Being a landlord, doesn’t need to be all about fixing broken pipes. Choose an agent who acts fast, knows the area and has good local contacts.
A good managing agent is worth their weight in gold. They deal with problems as soon as they arise, whether it’s a fire alarm sounding in the night or arranging a plumber to deal with that exhausted washing machine. Landlords need an agent who will look after their tenants and leave the landlords to live their lives. Here are 10 tips on how to choose the best managing agent.
1 Secrets of success
Ask friends and colleagues for personal recommendations. Word of mouth approval is always best. If you are a member of the National Landlord’s Association (www.landlords.org.uk), ask other members who they use. You may also want to stay local. An agent who is only a street or two away will be able to act faster, know the area and have contacts with local tradesmen. They will be convenient if you want to pop in for a chat, too.
2 Are they reputable?
Check their credentials. Most property agents are members of ARLA (Association of Residential Letting Agents www.arla.co.uk ) or UKALA (UK Association of Letting Agents www.ukala.org.uk ). They are required to work within a strict code of practice. If they are members of the TPO (The Property Ombudsman) scheme, so much the better.
3 What services are provided?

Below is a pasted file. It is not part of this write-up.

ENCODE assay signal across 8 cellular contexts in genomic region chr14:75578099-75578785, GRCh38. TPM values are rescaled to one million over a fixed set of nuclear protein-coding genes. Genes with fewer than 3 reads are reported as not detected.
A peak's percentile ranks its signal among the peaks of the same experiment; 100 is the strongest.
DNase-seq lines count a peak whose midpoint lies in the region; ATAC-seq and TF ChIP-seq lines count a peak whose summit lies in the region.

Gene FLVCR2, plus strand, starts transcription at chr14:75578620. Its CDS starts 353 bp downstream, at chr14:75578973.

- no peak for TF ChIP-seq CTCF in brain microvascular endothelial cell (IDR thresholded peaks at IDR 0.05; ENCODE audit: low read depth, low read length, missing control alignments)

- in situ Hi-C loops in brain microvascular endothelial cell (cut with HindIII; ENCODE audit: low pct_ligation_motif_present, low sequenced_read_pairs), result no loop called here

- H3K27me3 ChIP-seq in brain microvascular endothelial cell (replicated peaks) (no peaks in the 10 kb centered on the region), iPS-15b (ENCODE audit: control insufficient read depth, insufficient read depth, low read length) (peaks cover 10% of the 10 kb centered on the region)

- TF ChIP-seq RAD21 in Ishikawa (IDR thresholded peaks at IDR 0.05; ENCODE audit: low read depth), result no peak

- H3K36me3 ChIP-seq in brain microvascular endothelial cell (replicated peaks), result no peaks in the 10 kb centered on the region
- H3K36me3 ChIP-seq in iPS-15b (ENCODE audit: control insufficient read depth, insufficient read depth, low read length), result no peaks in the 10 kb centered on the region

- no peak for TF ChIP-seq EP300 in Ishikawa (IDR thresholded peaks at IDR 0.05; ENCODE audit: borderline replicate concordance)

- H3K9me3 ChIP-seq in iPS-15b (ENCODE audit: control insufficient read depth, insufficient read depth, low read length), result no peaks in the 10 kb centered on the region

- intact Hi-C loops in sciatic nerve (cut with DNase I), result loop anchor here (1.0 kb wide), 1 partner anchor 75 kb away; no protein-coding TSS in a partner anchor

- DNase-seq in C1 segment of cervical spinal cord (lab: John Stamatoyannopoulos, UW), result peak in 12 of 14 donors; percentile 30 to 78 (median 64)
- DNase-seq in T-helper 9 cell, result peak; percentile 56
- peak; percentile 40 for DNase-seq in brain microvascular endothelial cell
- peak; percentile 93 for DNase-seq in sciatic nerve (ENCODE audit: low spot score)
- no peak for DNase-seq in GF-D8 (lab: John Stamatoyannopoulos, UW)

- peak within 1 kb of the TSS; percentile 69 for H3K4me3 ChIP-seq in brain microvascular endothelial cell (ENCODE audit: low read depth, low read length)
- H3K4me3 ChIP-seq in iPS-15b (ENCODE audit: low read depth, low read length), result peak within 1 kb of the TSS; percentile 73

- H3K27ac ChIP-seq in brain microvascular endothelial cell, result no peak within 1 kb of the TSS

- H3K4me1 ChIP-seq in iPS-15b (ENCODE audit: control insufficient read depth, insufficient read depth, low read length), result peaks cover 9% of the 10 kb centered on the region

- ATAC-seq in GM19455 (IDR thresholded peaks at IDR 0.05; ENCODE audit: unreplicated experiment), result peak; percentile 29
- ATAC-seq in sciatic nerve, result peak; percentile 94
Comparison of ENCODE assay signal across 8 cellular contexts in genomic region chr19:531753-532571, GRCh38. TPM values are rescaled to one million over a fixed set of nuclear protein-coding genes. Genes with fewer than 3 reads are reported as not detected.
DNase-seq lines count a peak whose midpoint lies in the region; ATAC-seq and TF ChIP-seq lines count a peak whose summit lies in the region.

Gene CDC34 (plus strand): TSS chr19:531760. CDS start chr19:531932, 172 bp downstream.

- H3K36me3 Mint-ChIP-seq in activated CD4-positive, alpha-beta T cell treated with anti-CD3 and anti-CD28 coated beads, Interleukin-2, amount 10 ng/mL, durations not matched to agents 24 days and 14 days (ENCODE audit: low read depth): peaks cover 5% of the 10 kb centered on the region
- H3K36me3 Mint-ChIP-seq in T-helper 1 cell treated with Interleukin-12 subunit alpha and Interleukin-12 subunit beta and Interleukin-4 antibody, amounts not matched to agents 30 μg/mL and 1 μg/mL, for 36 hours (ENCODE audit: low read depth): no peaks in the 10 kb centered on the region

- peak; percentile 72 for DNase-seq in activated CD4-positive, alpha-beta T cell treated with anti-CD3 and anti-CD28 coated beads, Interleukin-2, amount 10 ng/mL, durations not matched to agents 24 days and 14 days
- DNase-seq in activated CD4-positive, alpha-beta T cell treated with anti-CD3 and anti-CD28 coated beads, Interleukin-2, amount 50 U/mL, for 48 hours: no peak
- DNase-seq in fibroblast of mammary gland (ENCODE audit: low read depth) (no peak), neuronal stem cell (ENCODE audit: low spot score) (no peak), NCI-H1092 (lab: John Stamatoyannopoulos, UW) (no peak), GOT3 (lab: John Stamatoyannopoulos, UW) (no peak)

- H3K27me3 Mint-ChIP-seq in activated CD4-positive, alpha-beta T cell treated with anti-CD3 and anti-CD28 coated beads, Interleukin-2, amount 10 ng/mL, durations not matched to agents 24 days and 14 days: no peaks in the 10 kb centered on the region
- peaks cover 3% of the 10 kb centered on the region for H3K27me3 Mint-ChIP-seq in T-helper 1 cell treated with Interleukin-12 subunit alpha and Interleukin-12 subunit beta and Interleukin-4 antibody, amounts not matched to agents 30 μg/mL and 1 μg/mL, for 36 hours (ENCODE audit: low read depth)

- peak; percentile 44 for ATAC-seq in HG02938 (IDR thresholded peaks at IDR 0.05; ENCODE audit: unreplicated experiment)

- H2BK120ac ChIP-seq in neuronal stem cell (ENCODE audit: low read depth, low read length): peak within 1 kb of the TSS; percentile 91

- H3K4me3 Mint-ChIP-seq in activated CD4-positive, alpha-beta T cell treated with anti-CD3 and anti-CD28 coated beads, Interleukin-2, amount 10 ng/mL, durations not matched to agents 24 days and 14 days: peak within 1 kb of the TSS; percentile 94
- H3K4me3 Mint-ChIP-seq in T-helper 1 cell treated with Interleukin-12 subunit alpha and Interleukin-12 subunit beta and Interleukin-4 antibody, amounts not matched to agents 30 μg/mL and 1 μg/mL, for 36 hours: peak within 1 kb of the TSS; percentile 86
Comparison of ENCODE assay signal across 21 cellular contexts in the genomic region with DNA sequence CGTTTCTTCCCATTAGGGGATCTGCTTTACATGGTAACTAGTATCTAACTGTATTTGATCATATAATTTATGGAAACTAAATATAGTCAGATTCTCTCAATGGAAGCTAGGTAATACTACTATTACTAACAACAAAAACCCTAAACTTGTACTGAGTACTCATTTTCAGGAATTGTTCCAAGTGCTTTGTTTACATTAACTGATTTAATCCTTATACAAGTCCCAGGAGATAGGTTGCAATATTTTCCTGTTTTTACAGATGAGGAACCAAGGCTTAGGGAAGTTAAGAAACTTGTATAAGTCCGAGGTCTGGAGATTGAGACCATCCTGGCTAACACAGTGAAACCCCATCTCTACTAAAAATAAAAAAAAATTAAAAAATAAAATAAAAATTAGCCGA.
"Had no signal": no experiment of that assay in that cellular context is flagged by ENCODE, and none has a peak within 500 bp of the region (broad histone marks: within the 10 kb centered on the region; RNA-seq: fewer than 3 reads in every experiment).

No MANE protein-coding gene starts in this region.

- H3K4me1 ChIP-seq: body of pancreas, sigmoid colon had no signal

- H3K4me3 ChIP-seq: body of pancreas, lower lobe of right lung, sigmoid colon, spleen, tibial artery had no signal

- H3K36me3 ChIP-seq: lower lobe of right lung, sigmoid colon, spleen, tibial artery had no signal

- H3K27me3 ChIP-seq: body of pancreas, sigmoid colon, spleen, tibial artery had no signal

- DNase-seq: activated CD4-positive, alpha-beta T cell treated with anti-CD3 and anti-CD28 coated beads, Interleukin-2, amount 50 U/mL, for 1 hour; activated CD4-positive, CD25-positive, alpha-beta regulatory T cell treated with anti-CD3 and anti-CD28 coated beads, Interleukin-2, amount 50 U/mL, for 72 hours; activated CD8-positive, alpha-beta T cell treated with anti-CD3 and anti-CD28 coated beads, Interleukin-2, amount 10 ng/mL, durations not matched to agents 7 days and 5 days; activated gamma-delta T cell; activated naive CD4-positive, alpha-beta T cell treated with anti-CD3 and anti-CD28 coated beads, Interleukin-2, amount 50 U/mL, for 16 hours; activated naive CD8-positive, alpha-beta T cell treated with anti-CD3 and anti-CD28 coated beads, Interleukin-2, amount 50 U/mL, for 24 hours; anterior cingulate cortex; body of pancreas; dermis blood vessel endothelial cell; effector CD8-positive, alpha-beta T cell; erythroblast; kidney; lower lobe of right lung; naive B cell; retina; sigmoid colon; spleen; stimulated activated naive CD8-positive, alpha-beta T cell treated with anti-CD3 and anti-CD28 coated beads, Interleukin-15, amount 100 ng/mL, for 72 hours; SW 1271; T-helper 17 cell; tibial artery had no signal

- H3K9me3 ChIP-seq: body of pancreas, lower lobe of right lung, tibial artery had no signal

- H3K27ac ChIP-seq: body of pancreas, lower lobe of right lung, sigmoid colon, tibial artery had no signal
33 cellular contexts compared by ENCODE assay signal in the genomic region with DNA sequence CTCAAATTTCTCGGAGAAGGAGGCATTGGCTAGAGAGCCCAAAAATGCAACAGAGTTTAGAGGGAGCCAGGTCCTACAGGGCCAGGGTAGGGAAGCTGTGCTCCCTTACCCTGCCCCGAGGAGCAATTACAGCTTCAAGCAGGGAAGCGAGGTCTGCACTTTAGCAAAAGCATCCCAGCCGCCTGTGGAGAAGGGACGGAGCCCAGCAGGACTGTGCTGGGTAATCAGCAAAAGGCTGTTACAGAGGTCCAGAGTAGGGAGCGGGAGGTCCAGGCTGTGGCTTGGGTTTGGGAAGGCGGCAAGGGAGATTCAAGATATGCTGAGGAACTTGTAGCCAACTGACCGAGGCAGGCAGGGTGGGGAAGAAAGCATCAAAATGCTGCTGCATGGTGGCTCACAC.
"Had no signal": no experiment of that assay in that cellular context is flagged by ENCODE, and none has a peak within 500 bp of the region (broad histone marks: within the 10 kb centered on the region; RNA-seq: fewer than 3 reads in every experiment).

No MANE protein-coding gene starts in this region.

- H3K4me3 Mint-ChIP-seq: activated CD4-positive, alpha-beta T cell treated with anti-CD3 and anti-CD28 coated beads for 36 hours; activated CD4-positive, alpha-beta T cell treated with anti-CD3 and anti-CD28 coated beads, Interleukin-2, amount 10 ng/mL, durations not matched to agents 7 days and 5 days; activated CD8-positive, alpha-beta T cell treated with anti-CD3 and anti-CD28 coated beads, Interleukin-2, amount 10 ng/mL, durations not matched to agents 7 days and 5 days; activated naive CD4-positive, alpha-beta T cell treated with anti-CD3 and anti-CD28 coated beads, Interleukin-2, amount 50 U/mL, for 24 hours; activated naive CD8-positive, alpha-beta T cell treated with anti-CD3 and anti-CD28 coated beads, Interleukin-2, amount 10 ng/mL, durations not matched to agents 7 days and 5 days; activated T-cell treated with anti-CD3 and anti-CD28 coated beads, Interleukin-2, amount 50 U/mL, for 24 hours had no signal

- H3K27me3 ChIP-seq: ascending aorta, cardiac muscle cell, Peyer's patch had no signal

Ask the agent how they find the tenants. Where do they advertise? Do they already have suitable prospective tenants on their books? Are they available out of hours? They should be able to advise you on every aspect of lettings, particularly the raft of ever-changing legislation with which landlords have to comply.
4 Is the price right?
Be clear about what you are getting for your money. Most agents will charge 10-20 per cent of the monthly rent to find the tenant. For this, they will market the property, conduct the viewings, check the references, draw up a tenancy agreement and possibly an inventory. You might be able to negotiate a fixed fee, too.
If you want a full management service, expect to pay 15-20 per cent of the monthly rental income, plus renewals fees. Check how much the agency will charge the tenants at the outset and after the initial term is completed.
5 New lease of life
Ask what references the agent will obtain from the prospective tenant and make it clear how much you want to be involved. It’s much better to be selective at the early stages to find the best tenants.
6 Money matters
Check where the deposit will be held and how the rent collection is organised. Does the agent have a way to protect clients’ money – both the tenant’s deposit and the landlord’s income?
7 Dealing with tradesmen
Be sure to agree a maximum expenditure on repairs before any work begins. If the bill is going to bust your budget, the agent must contact you first. Ask how the agency finds the tradesmen. Consider appliance maintenance and breakdown cover, too.
8 Feel at home
Always read any contracts carefully before signing them. If you are unhappy with any clauses, then ask for it to be removed or discuss it further. Make sure you have a copy of the new contract, signed and dated by you and the agent. You can’t be too careful!
9 Moving on
So the tenants have been there a while and they love the house. They would really like to buy the property and make you an offer. Where do you stand with the letting agent? Again, the devil is in the detail, so check the original contract you signed.
10 The last word
But most of all, trust your instincts when appointing a managing agent. Are they professional, prompt and polite? Can you see yourself working with them on a long-term basis? A harmonious relationship is the key to success.